ReplyDelete
    Replies
    1. It is Nanos at 50 and the other 7 pollsters at 7 each.

      Nanos is the big outlier polling a huge Liberal lead. Without Nanos polls the discussion would be how close we are to a CPC majority and whether Trudeau / Mulcair would really not support the CPC party that has 40-50 more elected MPs than the runner-up.

      Delete
    2. BCVoR is a well known Harper Conservative partisan cheerleader around these parts, so anything he says should be taken with a grain of salt.

      As I mentioned earlier, Nanos is hardly an outliner on this one. Leger, Innovative, and Ispos have all showed a Liberal lead. Abacus is now showing a tie between the Liberals and Tories while EKOS is now showing a tightening race between the Conservatives and Liberals.

      Nanos has consistently been one of the most accurate pollsters in Canada. To dismiss Nanos is nothing short of partisan wishful thinking. Nanos should be commended for its daily polls.That must take a lot of time and resources.

      I don't think any party is heading for a majority this time around.

      Delete
    3. The Libs NDP will topple the CPC no matter how large their minority. Guaranteed. Even if they get 169 seats, which they won't..

      Delete
    4. Nanos does skewed with high Liberal numbers, but without them in the mix, the CPC doesn't have a sizeable lead (beyond a statistical tie).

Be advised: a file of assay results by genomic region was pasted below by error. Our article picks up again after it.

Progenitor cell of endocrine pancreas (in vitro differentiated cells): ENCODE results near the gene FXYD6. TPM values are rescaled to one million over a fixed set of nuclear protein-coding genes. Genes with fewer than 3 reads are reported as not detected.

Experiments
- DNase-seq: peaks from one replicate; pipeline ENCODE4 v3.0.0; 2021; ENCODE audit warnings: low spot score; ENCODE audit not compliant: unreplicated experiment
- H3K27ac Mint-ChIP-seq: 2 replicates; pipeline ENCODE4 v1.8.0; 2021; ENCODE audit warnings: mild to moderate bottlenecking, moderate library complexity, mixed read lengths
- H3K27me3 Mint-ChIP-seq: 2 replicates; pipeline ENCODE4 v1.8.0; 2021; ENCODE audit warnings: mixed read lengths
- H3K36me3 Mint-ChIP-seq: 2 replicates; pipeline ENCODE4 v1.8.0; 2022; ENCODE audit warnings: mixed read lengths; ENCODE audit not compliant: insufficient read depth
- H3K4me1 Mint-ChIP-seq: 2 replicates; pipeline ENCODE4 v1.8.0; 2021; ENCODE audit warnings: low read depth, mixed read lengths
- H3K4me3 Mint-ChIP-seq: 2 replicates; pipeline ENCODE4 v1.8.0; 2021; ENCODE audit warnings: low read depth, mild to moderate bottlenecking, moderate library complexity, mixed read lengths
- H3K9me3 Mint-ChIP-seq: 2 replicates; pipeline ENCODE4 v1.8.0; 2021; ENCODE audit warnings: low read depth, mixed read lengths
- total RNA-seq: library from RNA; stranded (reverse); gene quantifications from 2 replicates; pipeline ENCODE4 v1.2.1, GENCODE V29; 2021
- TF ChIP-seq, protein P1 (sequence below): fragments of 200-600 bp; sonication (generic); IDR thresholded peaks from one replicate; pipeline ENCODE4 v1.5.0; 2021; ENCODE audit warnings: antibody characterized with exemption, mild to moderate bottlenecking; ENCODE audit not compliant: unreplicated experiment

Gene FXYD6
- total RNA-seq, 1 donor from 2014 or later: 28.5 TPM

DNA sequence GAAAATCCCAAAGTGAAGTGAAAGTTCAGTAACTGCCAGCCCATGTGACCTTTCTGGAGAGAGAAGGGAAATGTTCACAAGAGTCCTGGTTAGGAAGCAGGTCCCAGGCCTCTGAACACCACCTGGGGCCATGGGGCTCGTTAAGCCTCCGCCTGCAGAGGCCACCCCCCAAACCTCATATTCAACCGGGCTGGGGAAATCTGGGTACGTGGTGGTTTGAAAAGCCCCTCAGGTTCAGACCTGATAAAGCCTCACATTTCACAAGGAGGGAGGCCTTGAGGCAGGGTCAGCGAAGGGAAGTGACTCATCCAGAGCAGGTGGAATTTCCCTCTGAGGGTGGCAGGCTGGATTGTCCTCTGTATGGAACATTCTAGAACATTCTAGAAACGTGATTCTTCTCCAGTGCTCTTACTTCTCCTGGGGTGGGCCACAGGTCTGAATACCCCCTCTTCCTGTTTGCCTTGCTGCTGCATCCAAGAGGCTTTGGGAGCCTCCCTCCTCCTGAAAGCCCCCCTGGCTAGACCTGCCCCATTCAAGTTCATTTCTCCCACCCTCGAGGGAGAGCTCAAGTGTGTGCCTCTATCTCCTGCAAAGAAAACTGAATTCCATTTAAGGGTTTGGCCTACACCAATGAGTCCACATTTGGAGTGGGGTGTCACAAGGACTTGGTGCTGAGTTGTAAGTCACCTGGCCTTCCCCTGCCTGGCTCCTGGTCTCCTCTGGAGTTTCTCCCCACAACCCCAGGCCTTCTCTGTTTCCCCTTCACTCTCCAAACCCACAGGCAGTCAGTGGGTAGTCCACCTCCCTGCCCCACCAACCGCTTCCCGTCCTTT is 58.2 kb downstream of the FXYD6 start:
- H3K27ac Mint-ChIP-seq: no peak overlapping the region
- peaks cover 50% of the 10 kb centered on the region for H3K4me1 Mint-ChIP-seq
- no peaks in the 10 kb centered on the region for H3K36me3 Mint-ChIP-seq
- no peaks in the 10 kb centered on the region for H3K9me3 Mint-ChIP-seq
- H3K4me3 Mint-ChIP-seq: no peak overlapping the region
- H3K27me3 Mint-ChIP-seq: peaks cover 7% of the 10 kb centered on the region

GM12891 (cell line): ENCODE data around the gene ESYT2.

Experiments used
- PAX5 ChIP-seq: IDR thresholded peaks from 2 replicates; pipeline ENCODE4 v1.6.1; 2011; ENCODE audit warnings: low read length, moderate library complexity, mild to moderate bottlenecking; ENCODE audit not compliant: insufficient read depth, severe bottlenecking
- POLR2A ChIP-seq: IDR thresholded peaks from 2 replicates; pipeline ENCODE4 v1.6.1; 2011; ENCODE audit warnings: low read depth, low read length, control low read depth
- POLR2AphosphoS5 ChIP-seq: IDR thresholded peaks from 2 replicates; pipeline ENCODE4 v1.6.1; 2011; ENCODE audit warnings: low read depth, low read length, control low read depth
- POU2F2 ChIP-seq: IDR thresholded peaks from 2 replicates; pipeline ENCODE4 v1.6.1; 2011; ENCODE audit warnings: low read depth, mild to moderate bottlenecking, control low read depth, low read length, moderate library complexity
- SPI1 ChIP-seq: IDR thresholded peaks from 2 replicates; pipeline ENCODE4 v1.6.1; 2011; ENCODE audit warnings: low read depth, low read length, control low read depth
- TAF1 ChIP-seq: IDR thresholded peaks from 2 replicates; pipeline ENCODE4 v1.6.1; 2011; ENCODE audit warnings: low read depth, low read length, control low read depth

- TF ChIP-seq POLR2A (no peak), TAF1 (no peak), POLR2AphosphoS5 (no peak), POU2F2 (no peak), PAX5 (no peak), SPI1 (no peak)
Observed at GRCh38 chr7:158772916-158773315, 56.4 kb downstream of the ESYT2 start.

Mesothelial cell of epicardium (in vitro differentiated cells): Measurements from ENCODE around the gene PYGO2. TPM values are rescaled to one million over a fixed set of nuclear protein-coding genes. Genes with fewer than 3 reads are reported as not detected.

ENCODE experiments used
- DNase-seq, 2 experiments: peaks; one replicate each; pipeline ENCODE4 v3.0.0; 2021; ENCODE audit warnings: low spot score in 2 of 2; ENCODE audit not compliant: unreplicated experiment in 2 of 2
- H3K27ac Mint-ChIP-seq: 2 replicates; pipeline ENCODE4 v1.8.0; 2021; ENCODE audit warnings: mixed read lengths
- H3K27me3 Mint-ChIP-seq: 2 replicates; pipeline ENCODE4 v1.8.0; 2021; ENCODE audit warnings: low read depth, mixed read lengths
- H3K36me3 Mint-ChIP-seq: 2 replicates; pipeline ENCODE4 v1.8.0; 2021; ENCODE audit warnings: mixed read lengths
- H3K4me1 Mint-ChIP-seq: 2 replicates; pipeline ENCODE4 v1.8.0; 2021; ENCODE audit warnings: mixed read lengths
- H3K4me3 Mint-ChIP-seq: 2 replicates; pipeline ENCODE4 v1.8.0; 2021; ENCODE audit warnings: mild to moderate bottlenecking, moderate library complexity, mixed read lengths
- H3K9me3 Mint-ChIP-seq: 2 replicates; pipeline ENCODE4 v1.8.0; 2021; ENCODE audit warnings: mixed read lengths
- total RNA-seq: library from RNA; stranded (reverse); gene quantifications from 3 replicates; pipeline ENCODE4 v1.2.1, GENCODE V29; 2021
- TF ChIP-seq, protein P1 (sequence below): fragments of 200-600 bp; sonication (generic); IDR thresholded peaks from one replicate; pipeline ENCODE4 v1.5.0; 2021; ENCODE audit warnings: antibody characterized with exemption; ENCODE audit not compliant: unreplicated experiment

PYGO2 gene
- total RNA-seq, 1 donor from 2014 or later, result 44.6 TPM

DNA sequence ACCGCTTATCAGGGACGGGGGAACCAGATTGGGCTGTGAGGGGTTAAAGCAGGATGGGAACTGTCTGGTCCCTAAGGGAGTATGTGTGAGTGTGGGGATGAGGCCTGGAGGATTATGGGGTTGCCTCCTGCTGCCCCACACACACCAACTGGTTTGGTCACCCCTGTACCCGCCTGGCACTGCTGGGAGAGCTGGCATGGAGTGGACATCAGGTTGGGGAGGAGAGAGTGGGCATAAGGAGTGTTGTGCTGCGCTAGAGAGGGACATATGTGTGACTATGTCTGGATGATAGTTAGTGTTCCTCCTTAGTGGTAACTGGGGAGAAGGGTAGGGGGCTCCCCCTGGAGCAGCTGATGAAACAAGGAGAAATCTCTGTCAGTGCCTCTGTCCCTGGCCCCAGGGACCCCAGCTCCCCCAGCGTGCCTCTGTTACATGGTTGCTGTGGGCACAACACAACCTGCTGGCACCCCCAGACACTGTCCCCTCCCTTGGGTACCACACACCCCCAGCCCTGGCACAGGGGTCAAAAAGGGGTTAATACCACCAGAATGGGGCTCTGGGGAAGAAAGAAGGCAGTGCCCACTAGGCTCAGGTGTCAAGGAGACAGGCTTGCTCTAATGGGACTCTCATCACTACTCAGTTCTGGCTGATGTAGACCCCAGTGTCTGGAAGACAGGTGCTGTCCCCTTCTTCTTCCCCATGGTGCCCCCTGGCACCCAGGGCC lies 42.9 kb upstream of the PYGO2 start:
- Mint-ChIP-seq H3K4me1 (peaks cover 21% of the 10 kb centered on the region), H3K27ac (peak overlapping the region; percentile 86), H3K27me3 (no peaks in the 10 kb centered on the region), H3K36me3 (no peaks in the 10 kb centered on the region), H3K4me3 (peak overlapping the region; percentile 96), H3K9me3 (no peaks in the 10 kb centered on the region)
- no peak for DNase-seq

Using Oct 6 numbers and using the weightings dropping Nanos, CPC up 0.87% to 33.2%; NDP up 1.25% to 26.2%; LPC down 2.35% to 30.2%; BQ up 0.18% to 5.1%; Green up 0.21% to 4.9%; Other down 0.16% to 0.5%.

      Delete
    5. One major question about supporting a CPC minority is if they receive a plurality of votes. It's still possible that Harper wins on seats, but Trudeau wins on votes.

      Delete
    6. Abacus, Ipsos, Innovative Leger all outliers too? The only polls showing CPC high are Mainstreet and Ekos. Even Ekos' CPC numbers in latest poll have fallen.

      It seems well known outlier Mainstreet is the only poll that shows the CPC even any where close to a majority.

      Harper is in deep trouble. That is why he is doubling down on the niqab thing. Desperation.

      Delete
    7. If the CPC is tied in the polls with the Liberals going into election day, the CPC wins the election.

      The Liberals need to be ahead by several points to be confident they'll win a plurality.

      Delete
    8. 169 would be enough - they'd just need to get an opposition member to be speaker.

      Delete
    9. Harper is doubling down on the Niqab issue because they are now leading in Quebec, according to several polls without much notice form the CBC et al. That's huge.

      Delete
    10. You really, really can't see truth or reality can you ???
      That's a blatant lie shosh !!

      Delete
    11. If the CPC is tied in the polls with the Liberals going into election day, the CPC wins the election.
      ====================================
      Yup, and Harper and the CPC will lose the government shortly afterwards.

      Delete
    12. Jimmythedeke,

      Young Trudeau has already stated he will not work with Mulcair, until that changes the Conservatives will remain Government.